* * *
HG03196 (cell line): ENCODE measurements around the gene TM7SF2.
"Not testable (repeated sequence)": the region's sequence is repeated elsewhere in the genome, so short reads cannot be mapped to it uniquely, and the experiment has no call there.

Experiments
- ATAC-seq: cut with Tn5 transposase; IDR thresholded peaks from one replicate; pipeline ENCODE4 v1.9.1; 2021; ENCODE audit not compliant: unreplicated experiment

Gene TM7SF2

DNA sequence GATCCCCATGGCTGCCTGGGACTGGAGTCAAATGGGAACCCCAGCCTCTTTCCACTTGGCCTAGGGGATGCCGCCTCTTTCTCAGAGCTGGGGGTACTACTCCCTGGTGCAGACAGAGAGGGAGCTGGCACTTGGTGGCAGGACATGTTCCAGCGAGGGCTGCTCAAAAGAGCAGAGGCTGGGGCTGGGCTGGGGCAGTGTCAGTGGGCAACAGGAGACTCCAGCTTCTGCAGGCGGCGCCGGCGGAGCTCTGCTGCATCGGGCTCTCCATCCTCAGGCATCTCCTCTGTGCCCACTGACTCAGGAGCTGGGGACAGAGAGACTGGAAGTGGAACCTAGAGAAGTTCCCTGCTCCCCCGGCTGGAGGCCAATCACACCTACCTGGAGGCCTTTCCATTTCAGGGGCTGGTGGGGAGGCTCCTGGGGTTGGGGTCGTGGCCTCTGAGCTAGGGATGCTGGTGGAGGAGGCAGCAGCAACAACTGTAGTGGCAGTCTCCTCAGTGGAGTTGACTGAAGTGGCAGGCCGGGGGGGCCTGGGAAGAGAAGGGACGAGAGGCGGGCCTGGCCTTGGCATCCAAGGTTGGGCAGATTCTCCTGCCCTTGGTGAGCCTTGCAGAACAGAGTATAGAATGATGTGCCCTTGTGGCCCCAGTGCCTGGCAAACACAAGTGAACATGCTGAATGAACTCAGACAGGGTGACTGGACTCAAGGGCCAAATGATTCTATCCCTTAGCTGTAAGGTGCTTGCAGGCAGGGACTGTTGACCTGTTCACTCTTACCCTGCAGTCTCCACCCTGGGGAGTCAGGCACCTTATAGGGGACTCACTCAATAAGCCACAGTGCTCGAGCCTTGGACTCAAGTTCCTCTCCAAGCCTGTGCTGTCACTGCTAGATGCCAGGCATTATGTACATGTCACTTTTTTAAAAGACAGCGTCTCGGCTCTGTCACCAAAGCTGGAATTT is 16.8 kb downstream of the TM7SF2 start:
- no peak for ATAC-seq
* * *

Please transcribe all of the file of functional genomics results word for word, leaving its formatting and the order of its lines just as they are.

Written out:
HG03196 (cell line): ENCODE measurements around the gene TM7SF2.
"Not testable (repeated sequence)": the region's sequence is repeated elsewhere in the genome, so short reads cannot be mapped to it uniquely, and the experiment has no call there.

Experiments
- ATAC-seq: cut with Tn5 transposase; IDR thresholded peaks from one replicate; pipeline ENCODE4 v1.9.1; 2021; ENCODE audit not compliant: unreplicated experiment

Gene TM7SF2

DNA sequence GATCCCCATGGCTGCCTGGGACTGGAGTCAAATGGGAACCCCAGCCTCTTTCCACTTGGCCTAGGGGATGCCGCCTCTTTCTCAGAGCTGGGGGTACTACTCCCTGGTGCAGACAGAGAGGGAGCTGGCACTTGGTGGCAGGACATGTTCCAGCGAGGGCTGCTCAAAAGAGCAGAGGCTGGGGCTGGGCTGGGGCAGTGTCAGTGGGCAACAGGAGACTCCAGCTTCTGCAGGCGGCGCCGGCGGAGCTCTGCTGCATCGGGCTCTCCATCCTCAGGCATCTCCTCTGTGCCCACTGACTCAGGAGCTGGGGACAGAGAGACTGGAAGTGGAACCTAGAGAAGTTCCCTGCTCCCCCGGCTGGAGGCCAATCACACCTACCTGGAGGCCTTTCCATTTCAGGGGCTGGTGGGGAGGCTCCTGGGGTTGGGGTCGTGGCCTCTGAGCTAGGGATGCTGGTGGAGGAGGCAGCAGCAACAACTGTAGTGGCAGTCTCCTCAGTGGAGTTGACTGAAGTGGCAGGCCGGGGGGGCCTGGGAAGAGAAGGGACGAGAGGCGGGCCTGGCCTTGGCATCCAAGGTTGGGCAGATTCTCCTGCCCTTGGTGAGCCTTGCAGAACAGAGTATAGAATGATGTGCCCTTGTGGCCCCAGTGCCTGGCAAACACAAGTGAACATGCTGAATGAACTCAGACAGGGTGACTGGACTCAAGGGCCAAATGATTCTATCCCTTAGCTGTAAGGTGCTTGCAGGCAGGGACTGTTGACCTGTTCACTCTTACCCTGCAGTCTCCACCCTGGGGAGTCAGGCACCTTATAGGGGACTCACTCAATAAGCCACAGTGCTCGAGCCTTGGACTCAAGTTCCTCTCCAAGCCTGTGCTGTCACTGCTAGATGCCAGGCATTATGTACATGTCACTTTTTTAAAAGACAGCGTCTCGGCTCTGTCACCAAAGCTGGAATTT is 16.8 kb downstream of the TM7SF2 start:
- no peak for ATAC-seq